Derived rates

The life tables use age-sex-specific death rates calculated using the average number of deaths over three years. Doing this reduces the effect of year-to-year statistical variations, particularly at younger ages where there is a small number of deaths or no registrations, and at very old ages where the population-at-risk is small. The observed age-sex-specific death rate for the period is calculated as the ratio of the average number of deaths between ages x and x+1 (x = 0, 1, 2, …, 100+) and the estimated population at the period mid-point (at 30 June 2013).

The observed death rate is likely to show some random variation at ages with small death counts (or missing counts) or population-at-risk, and observed rates will fluctuate considerably from one period to another for these ages. Implementing a hierarchical statistical model provides a coherent solution for deriving estimates of the age-sex-specific death rate. Data for the two periods, 2012–14 and 2005–07, were fitted to the model, and model estimates of age-sex-period-specific death rates (including uncertainty measures) were used for deriving the death probabilities.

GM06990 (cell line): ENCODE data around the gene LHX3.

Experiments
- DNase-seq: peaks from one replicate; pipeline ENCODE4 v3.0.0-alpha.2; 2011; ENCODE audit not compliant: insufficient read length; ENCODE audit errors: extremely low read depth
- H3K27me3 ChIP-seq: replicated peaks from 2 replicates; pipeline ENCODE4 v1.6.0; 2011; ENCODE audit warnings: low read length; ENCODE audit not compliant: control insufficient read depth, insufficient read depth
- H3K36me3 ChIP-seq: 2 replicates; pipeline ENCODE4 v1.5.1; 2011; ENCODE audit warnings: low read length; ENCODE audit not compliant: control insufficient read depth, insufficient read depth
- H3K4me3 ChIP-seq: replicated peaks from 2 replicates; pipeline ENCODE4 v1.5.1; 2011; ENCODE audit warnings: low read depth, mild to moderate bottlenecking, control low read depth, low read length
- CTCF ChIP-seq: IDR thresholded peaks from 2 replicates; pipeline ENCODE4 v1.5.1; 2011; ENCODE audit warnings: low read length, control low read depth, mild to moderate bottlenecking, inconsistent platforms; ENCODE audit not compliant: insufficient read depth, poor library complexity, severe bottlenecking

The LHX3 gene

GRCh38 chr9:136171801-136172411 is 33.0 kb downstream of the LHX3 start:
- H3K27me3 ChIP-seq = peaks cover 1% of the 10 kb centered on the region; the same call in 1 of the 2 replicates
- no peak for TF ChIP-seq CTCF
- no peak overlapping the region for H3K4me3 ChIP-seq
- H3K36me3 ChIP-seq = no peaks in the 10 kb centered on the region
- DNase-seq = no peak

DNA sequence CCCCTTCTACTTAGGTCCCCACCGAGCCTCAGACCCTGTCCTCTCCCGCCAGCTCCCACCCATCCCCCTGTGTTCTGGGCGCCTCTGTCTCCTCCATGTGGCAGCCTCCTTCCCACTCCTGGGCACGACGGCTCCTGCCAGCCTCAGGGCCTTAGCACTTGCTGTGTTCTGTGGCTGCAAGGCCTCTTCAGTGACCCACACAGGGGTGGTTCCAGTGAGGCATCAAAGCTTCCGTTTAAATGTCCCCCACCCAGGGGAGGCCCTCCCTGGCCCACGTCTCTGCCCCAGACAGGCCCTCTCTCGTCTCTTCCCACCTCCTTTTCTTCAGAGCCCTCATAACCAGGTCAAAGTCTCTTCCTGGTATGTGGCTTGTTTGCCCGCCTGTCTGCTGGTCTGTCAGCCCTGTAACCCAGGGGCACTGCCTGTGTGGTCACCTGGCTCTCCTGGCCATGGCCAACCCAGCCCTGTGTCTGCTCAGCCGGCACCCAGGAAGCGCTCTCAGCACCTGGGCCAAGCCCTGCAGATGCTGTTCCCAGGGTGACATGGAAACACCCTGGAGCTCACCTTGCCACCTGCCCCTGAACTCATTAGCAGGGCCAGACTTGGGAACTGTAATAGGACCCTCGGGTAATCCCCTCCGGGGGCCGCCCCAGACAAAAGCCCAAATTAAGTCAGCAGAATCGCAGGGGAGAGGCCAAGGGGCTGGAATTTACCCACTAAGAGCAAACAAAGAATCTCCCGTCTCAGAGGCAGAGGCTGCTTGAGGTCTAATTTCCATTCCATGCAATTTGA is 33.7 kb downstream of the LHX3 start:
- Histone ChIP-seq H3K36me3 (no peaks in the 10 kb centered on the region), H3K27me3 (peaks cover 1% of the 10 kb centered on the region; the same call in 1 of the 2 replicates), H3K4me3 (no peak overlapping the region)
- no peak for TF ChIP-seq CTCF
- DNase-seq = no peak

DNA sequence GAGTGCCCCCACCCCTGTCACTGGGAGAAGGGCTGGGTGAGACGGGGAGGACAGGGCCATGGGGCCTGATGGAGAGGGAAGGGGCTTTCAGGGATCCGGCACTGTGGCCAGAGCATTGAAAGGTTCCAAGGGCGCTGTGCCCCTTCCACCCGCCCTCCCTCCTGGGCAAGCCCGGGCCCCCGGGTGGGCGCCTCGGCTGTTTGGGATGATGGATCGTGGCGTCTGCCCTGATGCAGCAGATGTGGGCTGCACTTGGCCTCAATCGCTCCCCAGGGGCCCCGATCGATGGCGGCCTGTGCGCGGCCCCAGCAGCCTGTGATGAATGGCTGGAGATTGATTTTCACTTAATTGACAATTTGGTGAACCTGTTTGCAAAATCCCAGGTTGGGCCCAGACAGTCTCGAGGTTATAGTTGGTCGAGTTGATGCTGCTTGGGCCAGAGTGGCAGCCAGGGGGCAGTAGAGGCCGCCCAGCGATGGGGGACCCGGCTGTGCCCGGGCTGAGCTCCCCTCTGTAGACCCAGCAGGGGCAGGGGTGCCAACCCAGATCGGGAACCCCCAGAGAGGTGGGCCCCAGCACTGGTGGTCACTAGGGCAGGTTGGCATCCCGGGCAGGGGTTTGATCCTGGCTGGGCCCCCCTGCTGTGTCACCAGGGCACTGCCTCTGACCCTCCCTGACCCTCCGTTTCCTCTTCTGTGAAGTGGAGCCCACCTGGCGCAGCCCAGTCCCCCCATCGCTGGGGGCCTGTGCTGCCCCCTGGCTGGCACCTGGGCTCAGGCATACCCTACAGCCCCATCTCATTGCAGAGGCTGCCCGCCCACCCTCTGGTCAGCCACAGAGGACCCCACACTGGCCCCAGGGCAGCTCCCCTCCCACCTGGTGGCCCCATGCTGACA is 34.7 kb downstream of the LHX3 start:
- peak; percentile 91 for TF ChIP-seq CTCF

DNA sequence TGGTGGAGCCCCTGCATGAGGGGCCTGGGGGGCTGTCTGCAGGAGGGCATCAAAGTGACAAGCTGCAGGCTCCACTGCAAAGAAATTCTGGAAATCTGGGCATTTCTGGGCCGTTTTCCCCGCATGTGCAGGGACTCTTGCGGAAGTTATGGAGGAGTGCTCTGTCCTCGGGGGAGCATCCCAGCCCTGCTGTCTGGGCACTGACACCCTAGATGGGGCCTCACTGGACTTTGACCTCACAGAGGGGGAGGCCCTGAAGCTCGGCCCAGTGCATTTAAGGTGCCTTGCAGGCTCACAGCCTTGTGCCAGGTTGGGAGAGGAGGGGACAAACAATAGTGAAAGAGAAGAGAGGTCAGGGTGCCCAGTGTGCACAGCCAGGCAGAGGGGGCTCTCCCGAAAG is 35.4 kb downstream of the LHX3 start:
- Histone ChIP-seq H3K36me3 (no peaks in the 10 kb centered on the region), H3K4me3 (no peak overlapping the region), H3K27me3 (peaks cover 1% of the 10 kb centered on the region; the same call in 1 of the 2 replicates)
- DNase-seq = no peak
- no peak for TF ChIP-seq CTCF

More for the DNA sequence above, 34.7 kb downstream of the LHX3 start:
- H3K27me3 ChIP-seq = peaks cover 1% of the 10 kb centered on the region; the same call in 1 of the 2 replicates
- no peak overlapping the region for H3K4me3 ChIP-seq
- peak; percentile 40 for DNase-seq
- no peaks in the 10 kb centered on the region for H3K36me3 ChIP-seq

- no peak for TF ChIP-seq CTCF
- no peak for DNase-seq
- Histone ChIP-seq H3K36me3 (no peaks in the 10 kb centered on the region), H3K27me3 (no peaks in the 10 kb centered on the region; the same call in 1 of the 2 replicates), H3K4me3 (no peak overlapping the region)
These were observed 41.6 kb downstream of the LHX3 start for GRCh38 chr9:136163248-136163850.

The conversion of age-sex-period-specific death rates to probabilities of dying at each age x to x+1 includes the derivation of average number of person-years lived in the period by those dying in the same period (Preston et al, 2001). For single year cohorts aged 1, …, 100+ years, it is assumed that, on average, people dying in the period do so half-way through this period (0.5). Infant mortality observed in the youngest cohort (age 0 years) will be more concentrated at the earlier stages of infancy. Based on date of birth information for deaths in their first year of life the average number of person-years lived for this cohort was estimated at 0.1.